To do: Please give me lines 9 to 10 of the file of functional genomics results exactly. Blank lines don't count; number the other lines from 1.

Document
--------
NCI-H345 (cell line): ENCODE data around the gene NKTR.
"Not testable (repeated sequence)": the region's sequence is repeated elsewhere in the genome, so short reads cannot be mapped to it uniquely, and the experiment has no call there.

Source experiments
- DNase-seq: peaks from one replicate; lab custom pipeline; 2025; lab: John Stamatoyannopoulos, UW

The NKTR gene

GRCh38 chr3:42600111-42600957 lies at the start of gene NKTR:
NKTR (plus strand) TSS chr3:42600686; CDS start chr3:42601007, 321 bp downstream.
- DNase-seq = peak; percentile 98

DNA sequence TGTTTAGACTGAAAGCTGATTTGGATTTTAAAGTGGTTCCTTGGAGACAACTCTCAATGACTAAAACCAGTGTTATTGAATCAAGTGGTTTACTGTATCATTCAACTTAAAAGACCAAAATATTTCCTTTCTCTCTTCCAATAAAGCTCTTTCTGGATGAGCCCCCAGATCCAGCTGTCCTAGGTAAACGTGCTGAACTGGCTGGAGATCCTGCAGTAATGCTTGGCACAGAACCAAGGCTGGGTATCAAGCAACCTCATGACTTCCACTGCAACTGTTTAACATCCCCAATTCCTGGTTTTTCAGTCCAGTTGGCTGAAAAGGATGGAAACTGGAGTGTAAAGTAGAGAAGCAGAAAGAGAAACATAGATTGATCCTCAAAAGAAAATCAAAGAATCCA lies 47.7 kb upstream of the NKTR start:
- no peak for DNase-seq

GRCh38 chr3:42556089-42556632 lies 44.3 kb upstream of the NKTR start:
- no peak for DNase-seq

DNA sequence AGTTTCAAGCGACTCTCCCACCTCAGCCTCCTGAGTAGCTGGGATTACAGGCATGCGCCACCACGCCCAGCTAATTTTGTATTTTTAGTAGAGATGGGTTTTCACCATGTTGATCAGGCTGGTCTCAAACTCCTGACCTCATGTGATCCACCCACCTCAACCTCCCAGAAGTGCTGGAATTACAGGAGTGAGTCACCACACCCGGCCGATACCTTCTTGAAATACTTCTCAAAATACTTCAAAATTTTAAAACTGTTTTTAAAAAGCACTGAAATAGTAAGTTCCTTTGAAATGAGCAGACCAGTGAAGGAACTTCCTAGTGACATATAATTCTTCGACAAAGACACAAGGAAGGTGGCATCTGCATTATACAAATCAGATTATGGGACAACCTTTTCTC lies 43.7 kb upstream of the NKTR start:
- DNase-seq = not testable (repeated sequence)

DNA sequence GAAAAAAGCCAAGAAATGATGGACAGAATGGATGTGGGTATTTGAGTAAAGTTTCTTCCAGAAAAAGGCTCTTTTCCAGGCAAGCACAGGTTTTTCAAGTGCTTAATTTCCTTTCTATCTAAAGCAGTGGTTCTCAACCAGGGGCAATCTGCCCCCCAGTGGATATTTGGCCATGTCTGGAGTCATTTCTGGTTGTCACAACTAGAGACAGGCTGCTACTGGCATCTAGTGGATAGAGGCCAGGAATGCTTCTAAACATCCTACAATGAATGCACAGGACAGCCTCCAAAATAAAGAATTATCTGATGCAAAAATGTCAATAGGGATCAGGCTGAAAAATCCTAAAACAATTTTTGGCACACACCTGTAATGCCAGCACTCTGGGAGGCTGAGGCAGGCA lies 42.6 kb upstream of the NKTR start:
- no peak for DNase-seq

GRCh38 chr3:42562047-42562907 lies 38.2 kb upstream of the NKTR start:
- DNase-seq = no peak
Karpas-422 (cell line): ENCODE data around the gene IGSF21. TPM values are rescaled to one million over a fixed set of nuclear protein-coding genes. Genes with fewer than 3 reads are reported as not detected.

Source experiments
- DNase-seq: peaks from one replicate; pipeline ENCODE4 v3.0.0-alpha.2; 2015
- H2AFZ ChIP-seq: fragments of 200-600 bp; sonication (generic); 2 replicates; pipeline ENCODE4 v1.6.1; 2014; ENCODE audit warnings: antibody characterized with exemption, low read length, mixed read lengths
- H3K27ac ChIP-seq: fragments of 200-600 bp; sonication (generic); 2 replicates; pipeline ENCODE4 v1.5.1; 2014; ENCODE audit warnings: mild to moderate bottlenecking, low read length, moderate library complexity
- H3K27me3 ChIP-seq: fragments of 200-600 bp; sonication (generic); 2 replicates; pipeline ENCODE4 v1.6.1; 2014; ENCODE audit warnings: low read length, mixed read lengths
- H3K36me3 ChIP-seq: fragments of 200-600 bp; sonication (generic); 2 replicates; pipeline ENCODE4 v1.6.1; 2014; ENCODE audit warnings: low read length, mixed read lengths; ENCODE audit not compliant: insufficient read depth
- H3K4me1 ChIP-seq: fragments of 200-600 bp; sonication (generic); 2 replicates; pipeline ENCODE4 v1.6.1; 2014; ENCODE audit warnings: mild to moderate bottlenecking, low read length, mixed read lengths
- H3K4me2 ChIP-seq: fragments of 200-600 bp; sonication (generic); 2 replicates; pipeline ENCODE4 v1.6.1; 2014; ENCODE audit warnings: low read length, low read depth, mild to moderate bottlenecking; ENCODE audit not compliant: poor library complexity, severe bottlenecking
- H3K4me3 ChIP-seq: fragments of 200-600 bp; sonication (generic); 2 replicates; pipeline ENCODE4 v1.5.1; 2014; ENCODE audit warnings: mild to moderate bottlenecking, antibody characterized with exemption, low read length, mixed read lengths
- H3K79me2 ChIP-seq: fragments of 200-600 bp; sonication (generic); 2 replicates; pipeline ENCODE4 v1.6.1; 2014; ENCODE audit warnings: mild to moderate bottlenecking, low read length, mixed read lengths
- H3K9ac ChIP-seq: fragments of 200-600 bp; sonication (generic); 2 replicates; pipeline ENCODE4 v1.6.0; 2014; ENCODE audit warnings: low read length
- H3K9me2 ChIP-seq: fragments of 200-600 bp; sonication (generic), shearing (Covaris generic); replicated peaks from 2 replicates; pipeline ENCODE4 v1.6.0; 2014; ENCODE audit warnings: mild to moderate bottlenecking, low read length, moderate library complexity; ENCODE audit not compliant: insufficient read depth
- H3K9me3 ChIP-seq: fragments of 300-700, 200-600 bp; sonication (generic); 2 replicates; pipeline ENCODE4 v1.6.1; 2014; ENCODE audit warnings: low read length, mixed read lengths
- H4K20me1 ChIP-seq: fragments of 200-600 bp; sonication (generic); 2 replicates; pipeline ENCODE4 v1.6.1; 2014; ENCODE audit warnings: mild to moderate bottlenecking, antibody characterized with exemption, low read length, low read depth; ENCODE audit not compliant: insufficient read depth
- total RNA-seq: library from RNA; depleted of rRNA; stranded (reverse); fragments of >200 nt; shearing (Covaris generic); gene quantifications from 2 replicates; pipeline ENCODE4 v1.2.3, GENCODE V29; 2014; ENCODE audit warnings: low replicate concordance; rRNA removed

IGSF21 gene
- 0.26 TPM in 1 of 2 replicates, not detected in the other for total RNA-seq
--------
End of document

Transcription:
DNA sequence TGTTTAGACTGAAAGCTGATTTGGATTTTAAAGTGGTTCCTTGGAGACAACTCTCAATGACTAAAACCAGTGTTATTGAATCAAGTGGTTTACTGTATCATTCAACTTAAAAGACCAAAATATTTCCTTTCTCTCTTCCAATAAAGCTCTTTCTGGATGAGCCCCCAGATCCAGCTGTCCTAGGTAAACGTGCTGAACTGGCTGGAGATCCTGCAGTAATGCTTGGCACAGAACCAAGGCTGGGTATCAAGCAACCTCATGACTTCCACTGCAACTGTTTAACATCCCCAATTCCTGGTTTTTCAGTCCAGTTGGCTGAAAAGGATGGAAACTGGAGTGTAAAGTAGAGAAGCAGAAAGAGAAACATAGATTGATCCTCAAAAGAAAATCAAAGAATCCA lies 47.7 kb upstream of the NKTR start:
- no peak for DNase-seq